panions, and using her powers of rhetoric to de
pict the thrilling and terrible, made them shudder
with terror, then burst into merriment at the
ridiculous denouement. They reiterated their as
sertion that she was the bravest of the brave.
Our friends after much difficulty managed to
reach the plantation of Mr. S., where they were
received with every demonstration of pleasure.
Mlr. Stanton was induced to defer his busine~s to
Vioksbhurg and become a guest also, and the
plesaures of the visit almost drove from the mind
of Agnes the teirors of the night spent in the
Long afterwards, whenever Mrs. Stanton would
prEsee m semaik ariah ".etay, hcaank. J m
Her husband would interrupted her with, "Oh,
no, toy love. you wbo have braved tie terror
of a haunted house can never be afraid of any
The picture of the satyr, which had played so
Important a part in the night's euteratinuent wes
pur,-haaed by Mr. Stanton frcm the owner and now
aiorns the a aIls of Aenes's sitting r(Lous.
Whilst on a tour of inspection recently, hrough
the different first class furniture establishments,
with a view to replenesbing our personal stock,
we were portecularly struck with the remarkable
beauty of the assortment found at Messrs. Meyer,
Kotwitr & Co., No. 43 It yl street.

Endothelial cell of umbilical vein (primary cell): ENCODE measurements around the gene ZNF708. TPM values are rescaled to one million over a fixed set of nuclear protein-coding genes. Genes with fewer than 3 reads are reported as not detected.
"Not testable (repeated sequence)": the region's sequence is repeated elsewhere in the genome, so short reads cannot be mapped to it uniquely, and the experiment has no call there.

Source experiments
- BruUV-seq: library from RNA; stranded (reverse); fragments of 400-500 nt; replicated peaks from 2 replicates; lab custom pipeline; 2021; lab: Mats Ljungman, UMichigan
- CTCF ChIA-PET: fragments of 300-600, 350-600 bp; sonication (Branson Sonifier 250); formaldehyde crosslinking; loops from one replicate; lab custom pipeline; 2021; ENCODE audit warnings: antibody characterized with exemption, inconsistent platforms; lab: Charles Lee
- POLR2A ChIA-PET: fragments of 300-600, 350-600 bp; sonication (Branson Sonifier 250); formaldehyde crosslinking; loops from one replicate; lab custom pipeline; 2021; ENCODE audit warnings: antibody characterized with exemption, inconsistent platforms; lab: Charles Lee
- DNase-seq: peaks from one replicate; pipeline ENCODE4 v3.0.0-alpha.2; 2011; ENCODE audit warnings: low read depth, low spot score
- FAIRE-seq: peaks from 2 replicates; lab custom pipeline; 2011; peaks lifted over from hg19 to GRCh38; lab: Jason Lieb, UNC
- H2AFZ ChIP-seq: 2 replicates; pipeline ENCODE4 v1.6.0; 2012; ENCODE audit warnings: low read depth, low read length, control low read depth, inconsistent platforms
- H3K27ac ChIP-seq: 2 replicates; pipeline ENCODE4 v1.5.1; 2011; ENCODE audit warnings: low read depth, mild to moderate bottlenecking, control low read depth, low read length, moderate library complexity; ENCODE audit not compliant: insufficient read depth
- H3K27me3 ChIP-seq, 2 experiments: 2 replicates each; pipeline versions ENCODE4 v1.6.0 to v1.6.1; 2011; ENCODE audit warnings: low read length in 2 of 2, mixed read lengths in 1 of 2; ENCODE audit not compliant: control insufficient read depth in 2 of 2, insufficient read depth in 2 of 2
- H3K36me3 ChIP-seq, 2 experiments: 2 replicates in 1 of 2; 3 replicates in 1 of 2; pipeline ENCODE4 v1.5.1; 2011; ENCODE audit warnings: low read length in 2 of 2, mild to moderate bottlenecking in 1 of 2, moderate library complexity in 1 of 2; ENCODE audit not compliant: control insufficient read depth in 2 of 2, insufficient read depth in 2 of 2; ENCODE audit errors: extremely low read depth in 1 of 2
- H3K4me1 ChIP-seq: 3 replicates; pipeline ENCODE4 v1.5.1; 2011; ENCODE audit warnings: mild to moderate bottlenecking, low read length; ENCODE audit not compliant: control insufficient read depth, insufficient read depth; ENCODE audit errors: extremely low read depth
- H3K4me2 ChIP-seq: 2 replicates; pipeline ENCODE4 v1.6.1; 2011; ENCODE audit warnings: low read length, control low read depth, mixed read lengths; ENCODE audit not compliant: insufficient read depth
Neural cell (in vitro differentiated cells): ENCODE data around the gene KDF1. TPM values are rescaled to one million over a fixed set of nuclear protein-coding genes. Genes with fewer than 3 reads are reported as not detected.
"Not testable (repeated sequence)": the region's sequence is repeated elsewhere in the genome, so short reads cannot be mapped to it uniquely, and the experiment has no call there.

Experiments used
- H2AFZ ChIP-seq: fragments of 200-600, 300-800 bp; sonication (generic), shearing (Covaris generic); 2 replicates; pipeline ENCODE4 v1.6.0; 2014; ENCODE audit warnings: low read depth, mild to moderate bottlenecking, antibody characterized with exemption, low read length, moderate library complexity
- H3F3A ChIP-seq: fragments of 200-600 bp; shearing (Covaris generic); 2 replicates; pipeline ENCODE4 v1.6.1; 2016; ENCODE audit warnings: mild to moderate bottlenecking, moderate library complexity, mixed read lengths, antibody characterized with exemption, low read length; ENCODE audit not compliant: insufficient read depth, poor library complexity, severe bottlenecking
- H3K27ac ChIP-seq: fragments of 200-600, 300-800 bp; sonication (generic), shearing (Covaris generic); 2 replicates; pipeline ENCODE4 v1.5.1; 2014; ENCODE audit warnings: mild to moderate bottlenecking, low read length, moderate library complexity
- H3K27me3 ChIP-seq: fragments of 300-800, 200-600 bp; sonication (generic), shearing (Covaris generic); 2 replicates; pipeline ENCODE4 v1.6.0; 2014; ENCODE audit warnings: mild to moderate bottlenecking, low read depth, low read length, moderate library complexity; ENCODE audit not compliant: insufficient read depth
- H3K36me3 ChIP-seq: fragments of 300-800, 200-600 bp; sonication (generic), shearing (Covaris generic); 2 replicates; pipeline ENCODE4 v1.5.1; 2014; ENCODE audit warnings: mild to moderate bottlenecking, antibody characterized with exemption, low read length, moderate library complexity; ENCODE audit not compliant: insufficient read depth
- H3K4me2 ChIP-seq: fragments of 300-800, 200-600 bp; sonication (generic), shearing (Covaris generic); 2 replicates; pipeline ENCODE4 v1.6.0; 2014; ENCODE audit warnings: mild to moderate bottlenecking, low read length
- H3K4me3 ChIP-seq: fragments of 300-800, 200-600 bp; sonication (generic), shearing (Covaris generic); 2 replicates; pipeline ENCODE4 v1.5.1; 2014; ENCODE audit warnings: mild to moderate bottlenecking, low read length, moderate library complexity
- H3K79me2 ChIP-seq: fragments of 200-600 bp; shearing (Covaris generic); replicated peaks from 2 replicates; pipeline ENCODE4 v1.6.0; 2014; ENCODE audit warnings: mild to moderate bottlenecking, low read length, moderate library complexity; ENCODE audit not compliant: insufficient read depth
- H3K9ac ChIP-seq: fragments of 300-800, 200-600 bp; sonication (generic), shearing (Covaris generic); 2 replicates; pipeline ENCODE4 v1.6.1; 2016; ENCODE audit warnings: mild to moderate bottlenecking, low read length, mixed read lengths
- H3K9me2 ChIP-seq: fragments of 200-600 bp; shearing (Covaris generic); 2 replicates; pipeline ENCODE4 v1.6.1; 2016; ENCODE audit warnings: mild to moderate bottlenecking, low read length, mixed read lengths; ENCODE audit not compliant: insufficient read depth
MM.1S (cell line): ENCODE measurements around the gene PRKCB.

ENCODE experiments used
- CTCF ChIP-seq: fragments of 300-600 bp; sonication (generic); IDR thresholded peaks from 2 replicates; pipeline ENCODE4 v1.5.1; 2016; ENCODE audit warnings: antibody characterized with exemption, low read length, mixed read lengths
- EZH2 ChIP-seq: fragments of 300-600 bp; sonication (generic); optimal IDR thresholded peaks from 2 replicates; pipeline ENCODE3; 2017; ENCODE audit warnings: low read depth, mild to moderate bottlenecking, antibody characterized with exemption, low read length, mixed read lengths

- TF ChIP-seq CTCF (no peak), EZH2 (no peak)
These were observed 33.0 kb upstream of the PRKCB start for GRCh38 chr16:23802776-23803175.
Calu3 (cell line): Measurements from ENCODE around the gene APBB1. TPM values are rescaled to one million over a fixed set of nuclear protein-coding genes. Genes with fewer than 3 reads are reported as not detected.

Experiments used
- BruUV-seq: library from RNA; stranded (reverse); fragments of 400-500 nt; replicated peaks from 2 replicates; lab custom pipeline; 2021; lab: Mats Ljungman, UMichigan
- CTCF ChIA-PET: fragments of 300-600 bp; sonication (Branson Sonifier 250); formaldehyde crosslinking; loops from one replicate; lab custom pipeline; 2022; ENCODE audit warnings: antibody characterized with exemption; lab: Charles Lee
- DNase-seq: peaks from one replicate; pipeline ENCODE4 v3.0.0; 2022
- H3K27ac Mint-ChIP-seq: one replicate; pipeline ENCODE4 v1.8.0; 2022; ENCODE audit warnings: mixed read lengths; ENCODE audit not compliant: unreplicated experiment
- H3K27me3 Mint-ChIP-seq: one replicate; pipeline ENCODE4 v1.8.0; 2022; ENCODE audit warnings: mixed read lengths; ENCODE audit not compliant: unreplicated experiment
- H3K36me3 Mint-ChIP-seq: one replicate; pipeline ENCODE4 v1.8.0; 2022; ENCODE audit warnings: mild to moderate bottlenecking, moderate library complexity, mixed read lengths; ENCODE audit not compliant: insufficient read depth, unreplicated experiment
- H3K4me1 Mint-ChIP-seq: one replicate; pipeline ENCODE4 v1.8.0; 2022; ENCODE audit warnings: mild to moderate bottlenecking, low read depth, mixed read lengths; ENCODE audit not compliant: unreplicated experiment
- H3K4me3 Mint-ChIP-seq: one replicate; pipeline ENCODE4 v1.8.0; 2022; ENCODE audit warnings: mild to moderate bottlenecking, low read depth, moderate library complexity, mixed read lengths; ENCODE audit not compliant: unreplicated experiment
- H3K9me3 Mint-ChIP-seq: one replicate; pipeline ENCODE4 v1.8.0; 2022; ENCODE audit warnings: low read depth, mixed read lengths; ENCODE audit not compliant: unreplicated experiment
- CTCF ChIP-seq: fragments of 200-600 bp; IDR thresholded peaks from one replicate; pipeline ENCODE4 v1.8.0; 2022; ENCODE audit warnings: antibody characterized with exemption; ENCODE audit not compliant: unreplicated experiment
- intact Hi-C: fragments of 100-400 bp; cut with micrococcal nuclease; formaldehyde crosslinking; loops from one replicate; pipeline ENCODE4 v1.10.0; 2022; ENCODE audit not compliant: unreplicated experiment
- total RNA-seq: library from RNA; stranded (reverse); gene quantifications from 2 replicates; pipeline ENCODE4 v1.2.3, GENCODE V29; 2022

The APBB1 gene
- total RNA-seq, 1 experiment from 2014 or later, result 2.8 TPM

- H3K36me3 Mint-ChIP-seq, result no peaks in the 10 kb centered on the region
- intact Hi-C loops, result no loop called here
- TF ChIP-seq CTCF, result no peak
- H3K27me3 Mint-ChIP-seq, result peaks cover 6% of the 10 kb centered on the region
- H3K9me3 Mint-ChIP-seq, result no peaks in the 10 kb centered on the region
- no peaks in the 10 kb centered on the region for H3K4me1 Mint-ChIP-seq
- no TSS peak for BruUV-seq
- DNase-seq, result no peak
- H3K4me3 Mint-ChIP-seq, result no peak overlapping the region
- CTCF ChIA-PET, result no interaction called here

Every article in this line that the eyc would fin.
ger on with pleasnre, can be seen here, in elegant
variety, and so tastily and systematically arranged
as to at cnce convince the beholder that these
gentlemen were certainly no novicee at the busi
nets they were engaged in.
The New Year is rapidly approaching, ani we
have no donut that a great many will embark upon
its untold fortunes with flattering prospects for
the future, and to all such ss may desire to inau
gurate the occasion with an addition to their
household effects, we would refer them to ths
frni for the best material at moderate pries.
There is no article in the line of confectionaries
that the juveniles of the present day appreciate
more than our delicious bome-made candles,
which we know to be void of any deleterious
properteer. On Camp street, opposite Lafayette
-quoare is where the ladies have discovered they